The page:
THE number of Wigan college leavers achieving five or more GCSEs has hit an all-time high.
And from being below the regional average, our students are now above it.
Latest figures from the Department for Education show that the percentage of borough 16 to 19-year-olds who met that benchmark figure for GCSEs or their vocational equivalent has rocketed from 69.4 per cent in 2006/07 to 85 in 2014.
Another feather in Wigan’s cap is the increase in youngsters who are attaining level 3 qualifications, two or more A-levels or an equivalent vocational achievement.
And in 2014 there were 380 more college leavers with A-level or equvialent certificates than seven years earlier.
Coun Joanne Platt, Wigan cabinet member for children and young people, said: “These results indicate the hard work and dedication that our education facilities put into our young people. The high standard and attainment of our schools also plays a huge part in this ensuring our young people are ready to take on the challenge. I am confident that we can maintain this high level and continue to remain at the forefront of education for all our children and young people.”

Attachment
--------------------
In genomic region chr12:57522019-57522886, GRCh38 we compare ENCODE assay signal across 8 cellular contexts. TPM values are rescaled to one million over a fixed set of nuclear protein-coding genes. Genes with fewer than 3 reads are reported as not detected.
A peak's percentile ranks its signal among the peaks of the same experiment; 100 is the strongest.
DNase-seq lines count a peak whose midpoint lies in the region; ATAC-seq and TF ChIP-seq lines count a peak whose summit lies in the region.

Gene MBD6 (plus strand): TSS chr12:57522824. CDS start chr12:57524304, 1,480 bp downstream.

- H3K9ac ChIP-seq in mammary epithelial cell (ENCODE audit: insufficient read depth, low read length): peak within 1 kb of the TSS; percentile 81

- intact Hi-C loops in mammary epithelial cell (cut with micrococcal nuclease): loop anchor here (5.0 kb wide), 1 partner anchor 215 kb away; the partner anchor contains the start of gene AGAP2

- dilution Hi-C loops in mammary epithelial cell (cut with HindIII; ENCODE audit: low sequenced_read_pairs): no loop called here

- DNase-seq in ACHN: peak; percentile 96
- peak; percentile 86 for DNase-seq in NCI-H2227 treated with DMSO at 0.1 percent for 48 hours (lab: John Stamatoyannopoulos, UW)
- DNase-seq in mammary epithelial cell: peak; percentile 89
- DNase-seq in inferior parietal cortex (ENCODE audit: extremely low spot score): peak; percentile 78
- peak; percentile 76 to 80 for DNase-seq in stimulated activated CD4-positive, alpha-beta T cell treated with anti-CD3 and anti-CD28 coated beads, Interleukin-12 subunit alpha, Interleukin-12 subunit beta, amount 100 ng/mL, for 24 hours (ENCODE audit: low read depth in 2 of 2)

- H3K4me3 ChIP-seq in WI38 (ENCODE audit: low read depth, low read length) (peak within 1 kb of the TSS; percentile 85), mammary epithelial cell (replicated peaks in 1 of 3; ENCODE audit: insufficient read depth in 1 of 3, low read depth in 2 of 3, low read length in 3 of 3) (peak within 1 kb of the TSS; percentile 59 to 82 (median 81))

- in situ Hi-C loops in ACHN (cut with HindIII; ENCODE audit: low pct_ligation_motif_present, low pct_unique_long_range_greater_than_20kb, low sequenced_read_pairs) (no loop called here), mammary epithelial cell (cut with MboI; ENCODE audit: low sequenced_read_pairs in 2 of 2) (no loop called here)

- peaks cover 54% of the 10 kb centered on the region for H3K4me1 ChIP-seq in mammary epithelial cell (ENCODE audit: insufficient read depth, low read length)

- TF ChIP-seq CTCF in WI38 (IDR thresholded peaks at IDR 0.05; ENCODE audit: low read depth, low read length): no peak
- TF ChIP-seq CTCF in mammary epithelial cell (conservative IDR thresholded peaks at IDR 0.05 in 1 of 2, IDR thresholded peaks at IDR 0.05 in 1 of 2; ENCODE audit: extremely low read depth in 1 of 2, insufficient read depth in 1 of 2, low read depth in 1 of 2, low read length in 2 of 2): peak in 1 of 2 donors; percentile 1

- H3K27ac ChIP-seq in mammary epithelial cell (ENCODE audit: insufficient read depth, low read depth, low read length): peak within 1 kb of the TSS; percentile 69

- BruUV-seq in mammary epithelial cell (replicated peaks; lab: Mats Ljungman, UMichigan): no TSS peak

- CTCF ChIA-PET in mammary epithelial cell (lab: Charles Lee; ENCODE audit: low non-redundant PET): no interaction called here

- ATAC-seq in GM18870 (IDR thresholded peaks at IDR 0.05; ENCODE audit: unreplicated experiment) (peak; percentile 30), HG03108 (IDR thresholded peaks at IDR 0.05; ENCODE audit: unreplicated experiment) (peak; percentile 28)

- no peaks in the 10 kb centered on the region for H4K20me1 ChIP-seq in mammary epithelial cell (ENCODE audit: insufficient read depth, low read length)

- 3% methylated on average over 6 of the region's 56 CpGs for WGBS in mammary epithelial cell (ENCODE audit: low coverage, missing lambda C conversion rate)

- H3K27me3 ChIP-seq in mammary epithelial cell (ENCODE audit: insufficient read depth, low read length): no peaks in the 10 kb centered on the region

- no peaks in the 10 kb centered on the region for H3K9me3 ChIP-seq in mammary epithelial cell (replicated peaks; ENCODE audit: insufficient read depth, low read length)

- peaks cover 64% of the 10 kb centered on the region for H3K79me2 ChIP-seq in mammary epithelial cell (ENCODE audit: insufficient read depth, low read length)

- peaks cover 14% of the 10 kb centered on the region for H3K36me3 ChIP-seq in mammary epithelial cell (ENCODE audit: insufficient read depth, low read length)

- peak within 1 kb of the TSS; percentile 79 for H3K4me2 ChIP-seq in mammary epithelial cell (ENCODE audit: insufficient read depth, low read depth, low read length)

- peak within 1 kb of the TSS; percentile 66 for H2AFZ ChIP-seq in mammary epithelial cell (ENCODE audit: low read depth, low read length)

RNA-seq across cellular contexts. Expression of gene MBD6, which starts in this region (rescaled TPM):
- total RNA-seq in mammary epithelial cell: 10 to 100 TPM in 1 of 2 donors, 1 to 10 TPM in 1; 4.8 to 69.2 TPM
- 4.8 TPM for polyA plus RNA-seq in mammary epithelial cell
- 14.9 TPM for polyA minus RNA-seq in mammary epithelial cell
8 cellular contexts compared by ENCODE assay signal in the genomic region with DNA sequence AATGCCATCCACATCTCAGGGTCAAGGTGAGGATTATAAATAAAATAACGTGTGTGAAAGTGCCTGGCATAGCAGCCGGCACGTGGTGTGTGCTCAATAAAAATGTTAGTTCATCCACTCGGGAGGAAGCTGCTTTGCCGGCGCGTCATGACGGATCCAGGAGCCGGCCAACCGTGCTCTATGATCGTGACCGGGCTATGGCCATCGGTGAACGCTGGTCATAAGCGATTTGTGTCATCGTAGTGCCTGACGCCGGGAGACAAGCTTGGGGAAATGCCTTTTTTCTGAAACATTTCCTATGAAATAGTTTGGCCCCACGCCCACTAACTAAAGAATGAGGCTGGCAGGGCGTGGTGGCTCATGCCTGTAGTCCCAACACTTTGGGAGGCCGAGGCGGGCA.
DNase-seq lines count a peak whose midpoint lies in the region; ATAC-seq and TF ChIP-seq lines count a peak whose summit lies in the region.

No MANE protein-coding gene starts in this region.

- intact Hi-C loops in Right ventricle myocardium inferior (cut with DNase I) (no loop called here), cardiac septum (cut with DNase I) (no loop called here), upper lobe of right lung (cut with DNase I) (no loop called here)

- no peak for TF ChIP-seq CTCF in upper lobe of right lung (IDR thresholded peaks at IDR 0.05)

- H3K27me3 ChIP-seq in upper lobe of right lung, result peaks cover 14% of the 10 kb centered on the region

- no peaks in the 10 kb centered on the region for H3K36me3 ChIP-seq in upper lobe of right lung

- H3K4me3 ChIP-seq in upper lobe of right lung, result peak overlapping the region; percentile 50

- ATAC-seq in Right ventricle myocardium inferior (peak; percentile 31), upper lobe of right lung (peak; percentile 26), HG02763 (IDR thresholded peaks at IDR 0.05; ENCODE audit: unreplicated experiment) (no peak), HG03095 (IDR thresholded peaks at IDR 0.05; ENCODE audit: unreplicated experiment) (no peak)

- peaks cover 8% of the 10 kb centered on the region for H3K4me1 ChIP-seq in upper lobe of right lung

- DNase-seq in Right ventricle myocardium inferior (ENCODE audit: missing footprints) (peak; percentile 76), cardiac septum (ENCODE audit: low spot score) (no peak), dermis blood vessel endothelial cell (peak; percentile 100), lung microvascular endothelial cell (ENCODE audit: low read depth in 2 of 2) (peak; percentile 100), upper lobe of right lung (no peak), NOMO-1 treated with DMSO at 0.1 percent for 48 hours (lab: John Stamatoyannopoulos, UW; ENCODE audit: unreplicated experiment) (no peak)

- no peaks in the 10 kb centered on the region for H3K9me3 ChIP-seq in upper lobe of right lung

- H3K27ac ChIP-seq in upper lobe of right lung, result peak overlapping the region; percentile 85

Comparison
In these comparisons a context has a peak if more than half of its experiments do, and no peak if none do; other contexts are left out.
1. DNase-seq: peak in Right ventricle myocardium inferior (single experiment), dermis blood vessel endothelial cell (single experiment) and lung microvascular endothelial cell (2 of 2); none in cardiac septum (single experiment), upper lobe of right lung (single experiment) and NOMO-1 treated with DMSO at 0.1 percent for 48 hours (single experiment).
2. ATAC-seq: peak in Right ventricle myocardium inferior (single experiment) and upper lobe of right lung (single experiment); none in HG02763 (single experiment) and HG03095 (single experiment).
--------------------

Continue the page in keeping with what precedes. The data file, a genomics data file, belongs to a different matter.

It seems that there is still a way to go when it comes to encouraging the performance of those who come from less privileged families. Figures show that those from more deprived backgrounds are still under-achieving compared to their wealthier classmates.
In 2014, there was a 21 per cent gap between the performance of 19-year-olds who are not eligible for free school meals, and those pupils who are.
With 89 per cent of students from families with higher incomes achieving level 2 qualifications, the gap is considerable, showing that just 68 per cent of those from poorer households passed the same exams.
But, the gap is closing. In 2005, only 200 of the borough’s students from deprived backgrounds gained five or more GCSEs or equivalent. That figure is now 345.